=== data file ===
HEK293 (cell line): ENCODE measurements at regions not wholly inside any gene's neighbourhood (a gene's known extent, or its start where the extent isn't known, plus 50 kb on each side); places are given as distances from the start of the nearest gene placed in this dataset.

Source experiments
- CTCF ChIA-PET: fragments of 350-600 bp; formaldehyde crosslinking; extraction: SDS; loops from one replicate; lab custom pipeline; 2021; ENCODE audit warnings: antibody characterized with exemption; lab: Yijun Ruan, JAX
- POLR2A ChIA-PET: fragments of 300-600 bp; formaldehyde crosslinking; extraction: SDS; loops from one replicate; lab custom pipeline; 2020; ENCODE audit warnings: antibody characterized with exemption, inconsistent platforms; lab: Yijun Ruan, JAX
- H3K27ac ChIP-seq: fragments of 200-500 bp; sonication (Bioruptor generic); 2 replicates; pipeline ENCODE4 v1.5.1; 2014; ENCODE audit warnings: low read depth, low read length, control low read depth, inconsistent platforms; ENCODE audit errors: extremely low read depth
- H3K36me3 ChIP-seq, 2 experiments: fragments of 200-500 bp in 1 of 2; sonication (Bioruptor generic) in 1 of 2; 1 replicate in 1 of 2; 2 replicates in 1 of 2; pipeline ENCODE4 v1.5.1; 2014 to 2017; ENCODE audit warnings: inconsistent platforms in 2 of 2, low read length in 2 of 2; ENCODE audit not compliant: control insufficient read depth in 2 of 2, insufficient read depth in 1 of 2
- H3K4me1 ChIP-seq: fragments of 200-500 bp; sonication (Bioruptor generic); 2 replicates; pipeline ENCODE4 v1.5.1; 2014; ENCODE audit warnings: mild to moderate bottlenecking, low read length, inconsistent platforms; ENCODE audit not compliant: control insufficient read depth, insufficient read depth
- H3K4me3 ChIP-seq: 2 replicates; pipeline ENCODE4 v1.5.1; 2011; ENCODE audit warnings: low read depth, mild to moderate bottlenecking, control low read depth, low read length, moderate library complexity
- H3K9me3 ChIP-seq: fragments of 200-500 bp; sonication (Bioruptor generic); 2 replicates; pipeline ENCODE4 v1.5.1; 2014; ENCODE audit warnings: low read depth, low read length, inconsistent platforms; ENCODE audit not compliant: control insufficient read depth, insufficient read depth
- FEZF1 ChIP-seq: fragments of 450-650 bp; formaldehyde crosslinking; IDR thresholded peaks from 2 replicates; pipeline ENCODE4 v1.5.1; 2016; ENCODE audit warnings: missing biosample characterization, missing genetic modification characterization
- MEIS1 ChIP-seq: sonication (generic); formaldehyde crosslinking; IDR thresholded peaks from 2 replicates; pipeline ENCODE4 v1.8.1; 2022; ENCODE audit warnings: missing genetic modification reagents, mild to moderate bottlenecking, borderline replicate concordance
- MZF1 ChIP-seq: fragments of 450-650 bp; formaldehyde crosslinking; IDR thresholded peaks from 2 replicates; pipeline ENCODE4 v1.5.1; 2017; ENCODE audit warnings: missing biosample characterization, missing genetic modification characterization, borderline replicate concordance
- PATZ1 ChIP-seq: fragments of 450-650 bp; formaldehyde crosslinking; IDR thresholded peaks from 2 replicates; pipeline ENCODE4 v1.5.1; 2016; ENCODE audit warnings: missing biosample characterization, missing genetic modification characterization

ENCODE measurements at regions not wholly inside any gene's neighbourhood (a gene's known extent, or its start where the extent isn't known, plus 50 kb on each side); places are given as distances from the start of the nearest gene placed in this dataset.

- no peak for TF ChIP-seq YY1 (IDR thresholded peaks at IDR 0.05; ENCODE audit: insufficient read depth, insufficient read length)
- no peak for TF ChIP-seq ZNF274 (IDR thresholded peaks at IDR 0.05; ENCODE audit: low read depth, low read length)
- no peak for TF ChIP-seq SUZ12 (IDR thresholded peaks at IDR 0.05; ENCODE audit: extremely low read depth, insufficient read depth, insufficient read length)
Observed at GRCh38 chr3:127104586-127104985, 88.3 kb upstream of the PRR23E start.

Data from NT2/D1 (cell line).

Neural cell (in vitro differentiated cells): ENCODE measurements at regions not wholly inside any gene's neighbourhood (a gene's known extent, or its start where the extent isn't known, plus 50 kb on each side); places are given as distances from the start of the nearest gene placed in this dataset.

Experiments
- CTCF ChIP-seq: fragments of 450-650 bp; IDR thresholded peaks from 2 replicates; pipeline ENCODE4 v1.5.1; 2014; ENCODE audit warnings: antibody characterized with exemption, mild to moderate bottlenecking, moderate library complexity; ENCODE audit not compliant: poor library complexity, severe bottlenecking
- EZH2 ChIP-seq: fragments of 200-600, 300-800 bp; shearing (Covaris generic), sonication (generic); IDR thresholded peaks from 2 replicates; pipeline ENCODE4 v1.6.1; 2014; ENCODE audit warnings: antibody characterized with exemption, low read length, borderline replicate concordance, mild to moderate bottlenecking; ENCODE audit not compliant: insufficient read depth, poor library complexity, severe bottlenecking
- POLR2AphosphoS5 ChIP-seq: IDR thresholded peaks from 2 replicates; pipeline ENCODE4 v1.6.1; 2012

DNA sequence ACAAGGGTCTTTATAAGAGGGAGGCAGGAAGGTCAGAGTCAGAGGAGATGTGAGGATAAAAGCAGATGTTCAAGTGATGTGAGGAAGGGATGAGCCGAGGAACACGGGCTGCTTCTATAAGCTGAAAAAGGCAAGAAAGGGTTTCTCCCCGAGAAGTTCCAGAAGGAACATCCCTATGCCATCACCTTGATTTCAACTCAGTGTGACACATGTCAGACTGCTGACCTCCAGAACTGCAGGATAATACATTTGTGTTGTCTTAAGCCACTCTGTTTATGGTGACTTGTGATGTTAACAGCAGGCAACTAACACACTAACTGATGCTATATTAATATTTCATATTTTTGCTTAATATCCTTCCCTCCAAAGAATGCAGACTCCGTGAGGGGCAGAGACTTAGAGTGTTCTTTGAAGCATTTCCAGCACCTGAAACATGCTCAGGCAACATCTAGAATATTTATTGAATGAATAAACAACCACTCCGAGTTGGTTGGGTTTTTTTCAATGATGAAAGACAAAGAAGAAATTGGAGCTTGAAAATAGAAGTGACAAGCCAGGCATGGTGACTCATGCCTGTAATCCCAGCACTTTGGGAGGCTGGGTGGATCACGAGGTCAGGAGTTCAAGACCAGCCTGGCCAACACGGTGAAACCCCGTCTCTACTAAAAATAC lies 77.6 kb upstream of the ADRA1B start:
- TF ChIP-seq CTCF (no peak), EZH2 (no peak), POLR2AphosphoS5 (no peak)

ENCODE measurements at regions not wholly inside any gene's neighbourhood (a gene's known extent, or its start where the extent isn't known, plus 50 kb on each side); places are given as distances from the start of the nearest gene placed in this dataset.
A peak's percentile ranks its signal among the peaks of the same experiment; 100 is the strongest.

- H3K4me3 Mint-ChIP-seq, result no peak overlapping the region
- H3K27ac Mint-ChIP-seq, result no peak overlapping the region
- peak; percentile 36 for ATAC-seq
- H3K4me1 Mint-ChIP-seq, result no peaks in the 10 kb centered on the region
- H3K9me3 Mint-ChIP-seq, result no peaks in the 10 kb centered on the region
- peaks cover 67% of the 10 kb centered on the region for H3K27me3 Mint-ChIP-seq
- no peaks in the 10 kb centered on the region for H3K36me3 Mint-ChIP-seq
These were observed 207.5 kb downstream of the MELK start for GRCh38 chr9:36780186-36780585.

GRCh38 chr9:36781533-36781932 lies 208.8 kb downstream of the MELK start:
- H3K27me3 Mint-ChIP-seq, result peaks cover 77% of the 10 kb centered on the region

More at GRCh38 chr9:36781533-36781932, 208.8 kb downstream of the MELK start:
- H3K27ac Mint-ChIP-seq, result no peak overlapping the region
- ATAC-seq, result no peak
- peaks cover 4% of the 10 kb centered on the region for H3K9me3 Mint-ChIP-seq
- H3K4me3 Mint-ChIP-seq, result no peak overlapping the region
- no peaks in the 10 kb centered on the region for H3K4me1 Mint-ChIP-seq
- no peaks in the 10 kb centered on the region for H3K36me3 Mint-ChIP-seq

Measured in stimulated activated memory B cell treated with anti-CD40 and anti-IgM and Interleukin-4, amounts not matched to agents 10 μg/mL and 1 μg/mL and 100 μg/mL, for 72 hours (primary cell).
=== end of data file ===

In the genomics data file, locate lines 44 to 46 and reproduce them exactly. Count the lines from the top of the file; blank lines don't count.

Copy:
- no peaks in the 10 kb centered on the region for H3K4me1 Mint-ChIP-seq
- no peaks in the 10 kb centered on the region for H3K36me3 Mint-ChIP-seq

Measured in stimulated activated memory B cell treated with anti-CD40 and anti-IgM and Interleukin-4, amounts not matched to agents 10 μg/mL and 1 μg/mL and 100 μg/mL, for 72 hours (primary cell).